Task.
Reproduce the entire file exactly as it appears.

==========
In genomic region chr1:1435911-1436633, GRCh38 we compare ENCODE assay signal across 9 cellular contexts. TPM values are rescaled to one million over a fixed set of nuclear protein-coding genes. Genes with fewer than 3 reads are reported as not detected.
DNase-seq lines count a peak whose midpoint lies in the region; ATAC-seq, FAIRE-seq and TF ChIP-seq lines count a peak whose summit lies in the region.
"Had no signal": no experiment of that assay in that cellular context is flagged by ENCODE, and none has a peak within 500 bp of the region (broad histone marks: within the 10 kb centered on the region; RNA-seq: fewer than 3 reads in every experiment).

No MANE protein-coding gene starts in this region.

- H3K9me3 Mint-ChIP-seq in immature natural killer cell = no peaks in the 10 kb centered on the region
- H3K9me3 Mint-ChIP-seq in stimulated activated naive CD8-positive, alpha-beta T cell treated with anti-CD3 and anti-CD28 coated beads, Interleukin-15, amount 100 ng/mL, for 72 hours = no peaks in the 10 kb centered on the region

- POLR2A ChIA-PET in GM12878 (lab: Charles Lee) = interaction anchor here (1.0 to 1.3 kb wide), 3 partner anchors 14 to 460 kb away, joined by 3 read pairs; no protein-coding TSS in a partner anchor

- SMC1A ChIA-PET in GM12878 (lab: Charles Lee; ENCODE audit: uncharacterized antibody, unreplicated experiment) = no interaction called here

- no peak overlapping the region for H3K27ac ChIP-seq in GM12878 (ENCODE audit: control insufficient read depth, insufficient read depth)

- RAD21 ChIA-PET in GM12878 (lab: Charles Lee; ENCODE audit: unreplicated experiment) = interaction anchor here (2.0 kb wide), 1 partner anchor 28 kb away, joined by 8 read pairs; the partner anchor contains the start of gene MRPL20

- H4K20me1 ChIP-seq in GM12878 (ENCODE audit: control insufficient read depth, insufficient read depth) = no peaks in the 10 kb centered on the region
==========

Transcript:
In genomic region chr1:1435911-1436633, GRCh38 we compare ENCODE assay signal across 9 cellular contexts. TPM values are rescaled to one million over a fixed set of nuclear protein-coding genes. Genes with fewer than 3 reads are reported as not detected.
DNase-seq lines count a peak whose midpoint lies in the region; ATAC-seq, FAIRE-seq and TF ChIP-seq lines count a peak whose summit lies in the region.
"Had no signal": no experiment of that assay in that cellular context is flagged by ENCODE, and none has a peak within 500 bp of the region (broad histone marks: within the 10 kb centered on the region; RNA-seq: fewer than 3 reads in every experiment).

No MANE protein-coding gene starts in this region.

- H3K9me3 Mint-ChIP-seq in immature natural killer cell = no peaks in the 10 kb centered on the region
- H3K9me3 Mint-ChIP-seq in stimulated activated naive CD8-positive, alpha-beta T cell treated with anti-CD3 and anti-CD28 coated beads, Interleukin-15, amount 100 ng/mL, for 72 hours = no peaks in the 10 kb centered on the region

- POLR2A ChIA-PET in GM12878 (lab: Charles Lee) = interaction anchor here (1.0 to 1.3 kb wide), 3 partner anchors 14 to 460 kb away, joined by 3 read pairs; no protein-coding TSS in a partner anchor

- SMC1A ChIA-PET in GM12878 (lab: Charles Lee; ENCODE audit: uncharacterized antibody, unreplicated experiment) = no interaction called here

- no peak overlapping the region for H3K27ac ChIP-seq in GM12878 (ENCODE audit: control insufficient read depth, insufficient read depth)

- RAD21 ChIA-PET in GM12878 (lab: Charles Lee; ENCODE audit: unreplicated experiment) = interaction anchor here (2.0 kb wide), 1 partner anchor 28 kb away, joined by 8 read pairs; the partner anchor contains the start of gene MRPL20

- H4K20me1 ChIP-seq in GM12878 (ENCODE audit: control insufficient read depth, insufficient read depth) = no peaks in the 10 kb centered on the region